Skip to main content
Aviation Info

Brief introduction of helicopter surface emergency landing floating system

  • Relese Date:2011-12-28
  • Source:NASC

The surface is forced to land a floating system, and when it encounters a forced landing, it is assumed that this system can improve the flight crew to escape the helicopter.

The original design of the US Navy's SH-60B includes a surface emergency landing floating system. The system is mounted on the short wing above the main landing gear on either side of the aircraft, just behind the cockpit. The floating medium is helium and is released into the bladder via an explosive pack starter or valve. The position of the floating bladder is considered to be the most effective and stable for SH-60B.

When the design of the SH-60F is carried out, its operating experience and tests show the shortcomings of this system, especially related to the SH-60F design. The disadvantages of this system are:

  1. The shape and position of the airbag poses a risk of escape for the pilot
  2. There is no helium required to fill the airbag on the naval ship
  3. Nitrogen replacement of helium increases airbag filling time
  4. No safety failure mechanism
  5. The fuselage does not meet the strength required to fly forward and enter the water surface

The above problem (1) has the greatest potential for flight crew members and problem solving. Once the airbag is inflated, the cockpit doors and windows are partially obstructed even if they are still in the water. The cockpit door can't be opened at all, and the window is difficult to discard in the best case. When the airbag partially blocks the window, even after the glass is discarded, it is still difficult for the flight crew to escape because it is necessary to wear the survival equipment. If the helicopter floats in a vertical tail down position, the risk of escape will increase. The solution to this problem is to modify the shape of the floating bladder or move to the transition section. However, relevant data show that the survival rate is close to 70% with or without a helicopter floating system.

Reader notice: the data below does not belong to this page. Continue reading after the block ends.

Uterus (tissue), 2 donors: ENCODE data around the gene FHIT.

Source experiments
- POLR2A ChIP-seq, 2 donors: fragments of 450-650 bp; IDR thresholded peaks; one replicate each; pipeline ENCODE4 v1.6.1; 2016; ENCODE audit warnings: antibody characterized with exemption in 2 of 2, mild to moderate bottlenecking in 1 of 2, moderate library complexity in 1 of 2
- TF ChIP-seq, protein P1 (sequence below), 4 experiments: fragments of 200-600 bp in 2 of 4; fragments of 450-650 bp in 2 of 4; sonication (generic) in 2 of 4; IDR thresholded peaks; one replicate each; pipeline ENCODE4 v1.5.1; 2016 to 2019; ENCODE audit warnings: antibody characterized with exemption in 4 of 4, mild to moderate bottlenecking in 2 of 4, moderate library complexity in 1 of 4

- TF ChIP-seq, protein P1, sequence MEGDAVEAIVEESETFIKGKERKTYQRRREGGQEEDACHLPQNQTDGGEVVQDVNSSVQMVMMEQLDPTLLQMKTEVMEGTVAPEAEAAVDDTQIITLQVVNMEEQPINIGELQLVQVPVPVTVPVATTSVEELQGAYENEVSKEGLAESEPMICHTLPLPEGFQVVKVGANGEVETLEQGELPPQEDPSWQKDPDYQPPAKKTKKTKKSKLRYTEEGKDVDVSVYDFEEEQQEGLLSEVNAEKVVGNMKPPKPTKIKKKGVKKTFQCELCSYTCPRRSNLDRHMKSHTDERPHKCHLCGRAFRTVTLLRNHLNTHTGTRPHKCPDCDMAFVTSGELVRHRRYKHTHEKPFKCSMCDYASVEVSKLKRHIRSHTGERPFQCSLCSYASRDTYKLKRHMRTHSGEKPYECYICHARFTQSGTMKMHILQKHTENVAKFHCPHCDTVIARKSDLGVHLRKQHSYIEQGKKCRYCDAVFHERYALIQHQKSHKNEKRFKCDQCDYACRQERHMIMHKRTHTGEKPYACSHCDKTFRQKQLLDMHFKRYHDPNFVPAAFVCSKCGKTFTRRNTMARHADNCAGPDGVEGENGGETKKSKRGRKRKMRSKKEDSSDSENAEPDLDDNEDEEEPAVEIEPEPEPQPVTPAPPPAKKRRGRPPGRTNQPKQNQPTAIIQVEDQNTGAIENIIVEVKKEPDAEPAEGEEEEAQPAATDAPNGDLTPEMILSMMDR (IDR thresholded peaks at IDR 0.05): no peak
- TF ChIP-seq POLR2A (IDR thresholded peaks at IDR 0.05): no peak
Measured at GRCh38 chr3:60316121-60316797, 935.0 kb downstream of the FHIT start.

The solution to the above problem (2) is to modify the system to use nitrogen. Available in ready-to-use nitrogen on US Navy ships, including SH-60 landing gear and rotor dampers. However, nitrogen does not provide the same buoyancy as helium, so the floating system is not as effective as the original design. The SH-60F, SH-60B and HH-60H helicopters were switched to nitrogen.

The above problem (3) arises due to the suggested solution to the problem (2). When nitrogen was used, the average inflation time was increased to 72 seconds. According to the demand, the maximum inflation time is 8 seconds. The electronically actuated valve replaces the explosive pack starter during the test to reduce the average inflation time to 6 seconds. The SH-60F, SH-60B and HH-60H helicopters were replaced with electronically actuated valves.

The modification of the above problem (4) is to add 1 to the filling line of the 2 pipe system between the valve and the air bag. If one valve cannot be opened, this will ensure that 2 airbags are filled. The SH-60F, SH-60B and HH-60H helicopters use this modification. Another suggestion is to add a brine or hydrostatic actuation system to supplement the manual switch, which is the only actuation method for the SH-60B floating system. This modification was not performed.

To solve the above problem (5), the US Navy recommends that manufacturers improve the strength of the contact points, and when the airbag is inflated, it can withstand a forward rate of 30,000 tons and a sinking rate of 6 inches per second. When the airbag is inflated, the contact point can also withstand a forward rate of 20,000 tons without causing a flight safety event. The evidence indicates that no modifications have been implemented.

Due to the history of the SH-60B/F and HH-60H floating systems, engine reliability improvements and MH-60R/S project upgrades, the floating system is not installed in the MH-60R and MH-60S. The integration of floating systems raises some safety risks, including the blocking of flight crews' emergency escape routes. Because of these risks, the MH-60R has never been designed to contain a floating system. The MH-60R is followed by the development of the MH-60S, and the floating system is not considered. The survival rate of the shipwreck was basically the same before and after the system was removed. Finally, the SH-60B/F floating system installation location is now the location of the MH-60R and MH-60S active vibration control system power generators.